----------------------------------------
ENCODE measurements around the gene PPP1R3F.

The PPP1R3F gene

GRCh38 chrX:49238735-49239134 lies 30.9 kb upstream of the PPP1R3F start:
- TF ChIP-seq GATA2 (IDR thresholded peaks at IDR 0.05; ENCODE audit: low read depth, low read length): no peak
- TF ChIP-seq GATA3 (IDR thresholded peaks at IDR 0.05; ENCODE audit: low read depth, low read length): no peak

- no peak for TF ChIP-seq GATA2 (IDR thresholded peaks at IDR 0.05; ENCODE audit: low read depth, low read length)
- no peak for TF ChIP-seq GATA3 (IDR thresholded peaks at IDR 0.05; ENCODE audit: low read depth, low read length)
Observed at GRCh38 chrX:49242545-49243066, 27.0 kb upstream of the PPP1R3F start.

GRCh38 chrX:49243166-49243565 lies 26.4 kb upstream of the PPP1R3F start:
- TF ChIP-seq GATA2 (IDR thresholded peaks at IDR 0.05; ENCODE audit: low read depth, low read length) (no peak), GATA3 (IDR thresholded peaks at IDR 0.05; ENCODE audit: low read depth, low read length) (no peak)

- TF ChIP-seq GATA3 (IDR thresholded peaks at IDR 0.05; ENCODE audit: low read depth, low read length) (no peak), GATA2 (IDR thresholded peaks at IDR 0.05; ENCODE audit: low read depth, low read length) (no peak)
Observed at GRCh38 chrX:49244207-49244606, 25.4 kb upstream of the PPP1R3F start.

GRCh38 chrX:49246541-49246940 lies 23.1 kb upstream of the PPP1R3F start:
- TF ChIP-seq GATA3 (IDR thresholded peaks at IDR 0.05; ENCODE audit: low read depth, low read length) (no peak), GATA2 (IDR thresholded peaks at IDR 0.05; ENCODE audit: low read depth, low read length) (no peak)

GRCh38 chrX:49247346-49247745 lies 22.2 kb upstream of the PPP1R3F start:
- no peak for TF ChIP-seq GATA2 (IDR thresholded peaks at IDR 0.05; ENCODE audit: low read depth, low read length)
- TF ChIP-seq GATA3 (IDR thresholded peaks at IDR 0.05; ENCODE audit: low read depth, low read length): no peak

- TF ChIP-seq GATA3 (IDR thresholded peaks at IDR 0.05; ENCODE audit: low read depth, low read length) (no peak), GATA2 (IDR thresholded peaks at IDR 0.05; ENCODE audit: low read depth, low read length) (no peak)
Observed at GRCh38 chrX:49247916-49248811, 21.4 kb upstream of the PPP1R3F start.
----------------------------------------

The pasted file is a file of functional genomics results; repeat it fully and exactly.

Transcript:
ENCODE measurements around the gene PPP1R3F.

The PPP1R3F gene

GRCh38 chrX:49238735-49239134 lies 30.9 kb upstream of the PPP1R3F start:
- TF ChIP-seq GATA2 (IDR thresholded peaks at IDR 0.05; ENCODE audit: low read depth, low read length): no peak
- TF ChIP-seq GATA3 (IDR thresholded peaks at IDR 0.05; ENCODE audit: low read depth, low read length): no peak

- no peak for TF ChIP-seq GATA2 (IDR thresholded peaks at IDR 0.05; ENCODE audit: low read depth, low read length)
- no peak for TF ChIP-seq GATA3 (IDR thresholded peaks at IDR 0.05; ENCODE audit: low read depth, low read length)
Observed at GRCh38 chrX:49242545-49243066, 27.0 kb upstream of the PPP1R3F start.

GRCh38 chrX:49243166-49243565 lies 26.4 kb upstream of the PPP1R3F start:
- TF ChIP-seq GATA2 (IDR thresholded peaks at IDR 0.05; ENCODE audit: low read depth, low read length) (no peak), GATA3 (IDR thresholded peaks at IDR 0.05; ENCODE audit: low read depth, low read length) (no peak)

- TF ChIP-seq GATA3 (IDR thresholded peaks at IDR 0.05; ENCODE audit: low read depth, low read length) (no peak), GATA2 (IDR thresholded peaks at IDR 0.05; ENCODE audit: low read depth, low read length) (no peak)
Observed at GRCh38 chrX:49244207-49244606, 25.4 kb upstream of the PPP1R3F start.

GRCh38 chrX:49246541-49246940 lies 23.1 kb upstream of the PPP1R3F start:
- TF ChIP-seq GATA3 (IDR thresholded peaks at IDR 0.05; ENCODE audit: low read depth, low read length) (no peak), GATA2 (IDR thresholded peaks at IDR 0.05; ENCODE audit: low read depth, low read length) (no peak)

GRCh38 chrX:49247346-49247745 lies 22.2 kb upstream of the PPP1R3F start:
- no peak for TF ChIP-seq GATA2 (IDR thresholded peaks at IDR 0.05; ENCODE audit: low read depth, low read length)
- TF ChIP-seq GATA3 (IDR thresholded peaks at IDR 0.05; ENCODE audit: low read depth, low read length): no peak

- TF ChIP-seq GATA3 (IDR thresholded peaks at IDR 0.05; ENCODE audit: low read depth, low read length) (no peak), GATA2 (IDR thresholded peaks at IDR 0.05; ENCODE audit: low read depth, low read length) (no peak)
Observed at GRCh38 chrX:49247916-49248811, 21.4 kb upstream of the PPP1R3F start.